Friday 19 September 2014

More Gulls

I was greatly relieved to find myself back in the hedge at Shawell A5 Lagoons again on Wednesday evening - no noisy bird club outings at this site.

Shortly after my arrival I found a first year Mediterranean Gull, which was happily knocking around with about 100 Black-headed Gulls on the far shore. This is the the third this year at the site and only the fifth one I've seen at the site since my regular visits began in 2012.

First-winter Mediterranean Gull

After the Med Gull, I noticed a pale headed first calendar year gull hiding amongst the lesser Black-backed Gulls. Much of the time it was facing away from me, so it was difficult to work it out structurally. Eventually it spun around and gave me a side view. As well as its pale head, I could see that it had replaced most of its scapular and mantle feathers. Its saddle was obviously greyish and small anchor markings could be seen on many of the feathers. It was noticeably long winged and its general profile looked good for Caspian Gull. Many of these features are very subtle and not as obvious as a first-winter Caspian Gull will be in a month or two.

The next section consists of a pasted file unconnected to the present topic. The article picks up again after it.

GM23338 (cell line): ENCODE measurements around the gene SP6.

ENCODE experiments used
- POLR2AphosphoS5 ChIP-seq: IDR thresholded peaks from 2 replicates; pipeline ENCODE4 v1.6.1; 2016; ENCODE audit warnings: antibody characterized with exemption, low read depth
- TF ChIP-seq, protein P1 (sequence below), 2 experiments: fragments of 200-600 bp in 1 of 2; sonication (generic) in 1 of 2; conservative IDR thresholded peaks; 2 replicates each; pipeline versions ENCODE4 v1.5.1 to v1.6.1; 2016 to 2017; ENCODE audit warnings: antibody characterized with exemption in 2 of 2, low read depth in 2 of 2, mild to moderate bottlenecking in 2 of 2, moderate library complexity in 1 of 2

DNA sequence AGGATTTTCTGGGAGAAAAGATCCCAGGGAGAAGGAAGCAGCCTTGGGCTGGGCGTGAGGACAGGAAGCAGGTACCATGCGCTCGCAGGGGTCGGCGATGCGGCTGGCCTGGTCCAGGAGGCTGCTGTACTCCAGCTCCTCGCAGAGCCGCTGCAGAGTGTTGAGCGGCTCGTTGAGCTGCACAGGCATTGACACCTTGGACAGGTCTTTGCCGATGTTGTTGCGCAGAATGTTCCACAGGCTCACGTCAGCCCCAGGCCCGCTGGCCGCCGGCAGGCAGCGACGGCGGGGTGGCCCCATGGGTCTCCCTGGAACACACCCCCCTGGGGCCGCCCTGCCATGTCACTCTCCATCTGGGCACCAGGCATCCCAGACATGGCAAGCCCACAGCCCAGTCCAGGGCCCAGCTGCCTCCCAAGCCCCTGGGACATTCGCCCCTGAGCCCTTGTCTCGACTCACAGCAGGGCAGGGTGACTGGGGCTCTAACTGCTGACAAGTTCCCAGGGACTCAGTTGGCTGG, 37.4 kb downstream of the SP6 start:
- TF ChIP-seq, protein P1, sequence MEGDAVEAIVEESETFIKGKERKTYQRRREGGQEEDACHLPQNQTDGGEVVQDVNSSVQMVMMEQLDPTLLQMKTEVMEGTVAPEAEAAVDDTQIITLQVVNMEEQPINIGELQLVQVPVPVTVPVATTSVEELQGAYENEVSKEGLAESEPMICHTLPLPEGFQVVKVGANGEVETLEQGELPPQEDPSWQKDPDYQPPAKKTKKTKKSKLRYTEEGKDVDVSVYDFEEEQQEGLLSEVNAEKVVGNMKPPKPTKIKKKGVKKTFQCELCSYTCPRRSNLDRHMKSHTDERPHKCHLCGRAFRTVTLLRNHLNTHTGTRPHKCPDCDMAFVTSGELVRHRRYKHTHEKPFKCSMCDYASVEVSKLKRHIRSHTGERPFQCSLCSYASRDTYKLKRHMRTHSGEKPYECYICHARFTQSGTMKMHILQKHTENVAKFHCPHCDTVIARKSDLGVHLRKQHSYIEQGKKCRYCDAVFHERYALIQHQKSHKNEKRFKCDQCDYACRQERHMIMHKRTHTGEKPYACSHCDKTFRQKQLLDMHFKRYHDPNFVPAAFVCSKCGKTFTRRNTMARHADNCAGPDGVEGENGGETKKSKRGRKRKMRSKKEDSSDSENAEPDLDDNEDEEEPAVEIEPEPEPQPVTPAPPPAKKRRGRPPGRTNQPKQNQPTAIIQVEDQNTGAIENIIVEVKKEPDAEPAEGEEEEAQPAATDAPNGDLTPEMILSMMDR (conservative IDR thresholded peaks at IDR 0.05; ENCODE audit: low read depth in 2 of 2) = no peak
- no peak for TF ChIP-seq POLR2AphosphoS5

1CY Caspian Gull (note the elongated appearance)

The greater coverts have obvious 'notches', which posed me a few questions. However, many of the Caspian Gulls found HERE show similar 'notches' - these were photographed in the core breeding areas for this species. Note the long low profile typical of Caspian Gull. I watched it for quite a while before it raised it wings and when it did I could see that it underwings were very pale and that its tail had a thick black band which contrasted with a white rump.

1CY Caspian Gull (the black tail band is just visible under the wings)
1CY Caspian Gull
1CY Caspian Gull
1CY Caspian Gull (note the slopping forehead)

Identification of gulls like this one is never straightforward, as it is important to discount similar species. Structurally it is distinct from Lesser Black-backed and Herring Gulls. That said there is a great deal of variation and so a careful approach is required. Unfortunately the gulls at Shawell are generally a bit distant for photography - these are all screen grabs from video. 

As always I'll be happy to hear any opinions on its ID.

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